“I can’t tell you how many times we’ve done that and had them prove to be every bit as good as we hoped,” Mark said.
For the Herrs, finding hotspots on a map is among the easier aspects of their intricate game. From there, they’ve got to secure permission, which can be a task in the hard-hunted metro area.
“It really starts by knocking on a lot of doors,” Mark said. “Sometimes you’ll get lucky and the landowner will tip you off to the presence of big deer, but that’s not common.
More often, a landowner will tell you they’ve never seen a big buck. Then, your first camera check shows the property holds several.”
The Herrs are soft-spoken and humble to a fault. They also come across as truthful and imminently likable. Those qualities add up to some potent land-access skills.
“I talk to UPS drivers, police officers, the highway patrol – people who are in their vehicles a lot at night,” Mark said. “I’m going to broach the subject with any person who crosses my path. I’m always asking, ‘Do you hunt?’ or ‘Have you seen any big deer in the area?’ It’s about making this kind of networking part of your life.”
One of their most memorable properties was secured after asking the landowner for access for eight consecutive years.
“By that eighth year, we’d developed a friendship,” Mark said. “I simply pointed out that I see car-hit deer lying dead on the road along the property all the time. Then I asked how three or four deer going to waste per year was acceptable, while letting us take one or two bucks was not.
“He needed to know we weren’t going to go in there and kill every deer we saw. We’ve been hunting the property ever since and have taken two monsters there.”
WHAT MAKES A KILLER STAND?
Having secured permission, the Herrs put their years of trophy hunting experience to work, including a unique observation about stand placement, established trails and prevailing winds.
“A few years ago when we started setting our stands where the wind is almost in the deer’s favor, we started seeing a lot more big bucks,” Mark said. “We’ve found that the better, mature deer typically travel crosswind.
“We work hard to find their preferred trails. In most cases, we set our stands so our scent is only missing those trails by 15 or 20 degrees. It’s kind of a risky tactic, but it’s led to some of our biggest deer. It also means that when the wind suddenly switches or starts to swirl, we have to back out of there.”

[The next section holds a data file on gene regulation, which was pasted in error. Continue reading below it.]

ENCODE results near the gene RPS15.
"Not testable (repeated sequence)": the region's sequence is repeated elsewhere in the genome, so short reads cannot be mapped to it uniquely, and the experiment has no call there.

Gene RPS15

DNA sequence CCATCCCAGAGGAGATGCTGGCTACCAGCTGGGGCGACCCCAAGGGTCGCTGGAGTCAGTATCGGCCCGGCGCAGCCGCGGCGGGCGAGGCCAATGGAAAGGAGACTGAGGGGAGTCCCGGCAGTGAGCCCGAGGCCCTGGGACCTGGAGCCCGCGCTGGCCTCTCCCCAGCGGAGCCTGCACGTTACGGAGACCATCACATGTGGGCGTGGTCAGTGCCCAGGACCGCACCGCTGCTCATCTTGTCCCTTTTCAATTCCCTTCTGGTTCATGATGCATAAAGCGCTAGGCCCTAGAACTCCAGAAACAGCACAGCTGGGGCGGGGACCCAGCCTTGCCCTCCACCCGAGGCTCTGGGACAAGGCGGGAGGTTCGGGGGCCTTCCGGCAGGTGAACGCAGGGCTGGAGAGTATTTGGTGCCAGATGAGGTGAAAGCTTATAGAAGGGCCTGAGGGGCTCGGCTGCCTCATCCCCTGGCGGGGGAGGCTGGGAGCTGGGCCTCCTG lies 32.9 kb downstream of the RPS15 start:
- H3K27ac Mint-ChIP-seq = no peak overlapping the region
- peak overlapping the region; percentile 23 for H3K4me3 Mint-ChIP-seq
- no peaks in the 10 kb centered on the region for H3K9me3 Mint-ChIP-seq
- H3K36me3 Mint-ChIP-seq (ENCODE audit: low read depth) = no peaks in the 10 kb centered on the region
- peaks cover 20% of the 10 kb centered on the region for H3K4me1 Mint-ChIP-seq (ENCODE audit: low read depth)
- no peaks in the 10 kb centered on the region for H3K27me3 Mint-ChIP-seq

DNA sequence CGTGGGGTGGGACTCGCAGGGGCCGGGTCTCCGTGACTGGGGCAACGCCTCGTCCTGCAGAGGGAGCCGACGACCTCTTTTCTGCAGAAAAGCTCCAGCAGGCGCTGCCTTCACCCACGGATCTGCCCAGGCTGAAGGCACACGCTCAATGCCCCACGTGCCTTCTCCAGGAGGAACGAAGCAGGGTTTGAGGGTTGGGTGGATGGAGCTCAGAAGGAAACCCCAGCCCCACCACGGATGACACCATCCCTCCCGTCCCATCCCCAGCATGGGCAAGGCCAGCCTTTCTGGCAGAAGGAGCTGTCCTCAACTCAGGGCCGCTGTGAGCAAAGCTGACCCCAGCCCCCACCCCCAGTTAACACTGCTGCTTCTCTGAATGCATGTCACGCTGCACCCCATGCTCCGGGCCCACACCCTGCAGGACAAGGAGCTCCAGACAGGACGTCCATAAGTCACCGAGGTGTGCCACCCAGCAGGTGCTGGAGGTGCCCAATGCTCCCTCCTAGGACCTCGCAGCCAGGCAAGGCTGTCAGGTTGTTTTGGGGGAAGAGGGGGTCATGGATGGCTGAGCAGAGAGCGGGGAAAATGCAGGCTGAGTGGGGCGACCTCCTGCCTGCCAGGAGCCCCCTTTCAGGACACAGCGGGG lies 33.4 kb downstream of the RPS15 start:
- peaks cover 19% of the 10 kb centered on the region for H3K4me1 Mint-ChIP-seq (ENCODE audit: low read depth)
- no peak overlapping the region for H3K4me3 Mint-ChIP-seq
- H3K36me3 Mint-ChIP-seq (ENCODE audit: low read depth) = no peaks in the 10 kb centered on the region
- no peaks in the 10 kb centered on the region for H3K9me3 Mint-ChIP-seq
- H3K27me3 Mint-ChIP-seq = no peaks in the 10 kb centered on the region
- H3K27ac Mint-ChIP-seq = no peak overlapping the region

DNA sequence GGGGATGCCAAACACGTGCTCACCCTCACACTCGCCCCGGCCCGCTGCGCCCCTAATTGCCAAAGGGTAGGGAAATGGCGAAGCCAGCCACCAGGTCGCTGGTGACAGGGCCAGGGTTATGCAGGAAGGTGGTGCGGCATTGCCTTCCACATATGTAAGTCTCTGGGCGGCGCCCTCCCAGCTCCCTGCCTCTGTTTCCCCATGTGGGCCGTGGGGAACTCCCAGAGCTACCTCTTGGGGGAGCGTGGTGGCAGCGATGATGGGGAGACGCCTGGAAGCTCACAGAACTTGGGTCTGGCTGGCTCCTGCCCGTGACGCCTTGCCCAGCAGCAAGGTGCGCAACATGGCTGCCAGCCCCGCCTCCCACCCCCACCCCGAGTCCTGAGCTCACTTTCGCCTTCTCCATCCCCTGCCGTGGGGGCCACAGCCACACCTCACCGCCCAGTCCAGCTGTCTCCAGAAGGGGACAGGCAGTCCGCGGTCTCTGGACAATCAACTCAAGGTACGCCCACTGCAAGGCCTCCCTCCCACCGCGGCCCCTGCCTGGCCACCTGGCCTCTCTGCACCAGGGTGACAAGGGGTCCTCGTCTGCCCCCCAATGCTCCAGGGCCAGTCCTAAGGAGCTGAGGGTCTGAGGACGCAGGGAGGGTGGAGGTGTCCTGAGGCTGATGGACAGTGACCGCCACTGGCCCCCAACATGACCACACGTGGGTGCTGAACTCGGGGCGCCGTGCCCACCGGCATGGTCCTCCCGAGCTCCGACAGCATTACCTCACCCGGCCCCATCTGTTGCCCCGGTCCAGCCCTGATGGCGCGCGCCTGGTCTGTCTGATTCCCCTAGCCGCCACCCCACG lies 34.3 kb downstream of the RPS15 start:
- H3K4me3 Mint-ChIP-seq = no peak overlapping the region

Mark prefers a stand set about 18 feet high, but he’ll work with whatever is available.
“I shot a 165-inch buck when I was just 8 feet off the ground, and that’s with two guys in the tree,” he said. “Just because a spot doesn’t have an ideal setup doesn’t mean you shouldn’t hunt it. If an area is holding big deer, you’ve got to figure out a way to make it happen.”
“Sometimes in very thick areas, we’ll go in with a bush hog and cut short trails for the deer,” Kyle said. “If you make some short, strategic trails in the thickest stuff, the deer seem to use them.”
HUNTING SAVVY LEADS TO DREAM JOB
Mark’s ability to find big bucks is so good it recently landed him a new career. Earlier this year, he left his 33-year job as head custodian at the local school district – and he even closed his successful taxidermy shop – to become a land specialist for Whitetail Properties, an industry leader in hunting, ranch and farm land sales.
Now he uses his knowledge to help others realize their dreams by providing his expertise during the land-buying process.
“If I was going to buy an ideal property, it would be about 700 acres, and it would feature about 60 percent high ground and 40 percent low ground – that swampy, marshy, gnarly stuff,” he said. “And you’re going to kill 90% of your big deer around the low areas.
“To illustrate that further, one of our best metro properties totals 40 acres, and we probably use only 8 acres of it,” he continued. “In Minnesota, almost everyone has low, wet, thick swampy areas, and when there is pressure, big bucks head into the thickest and nastiest of it. We’ve shot several big bucks that have had wet bellies.”
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This article was published in the August 2015 edition of Buckmasters Whitetail Magazine. Subscribe today to have Buckmasters delivered to your home.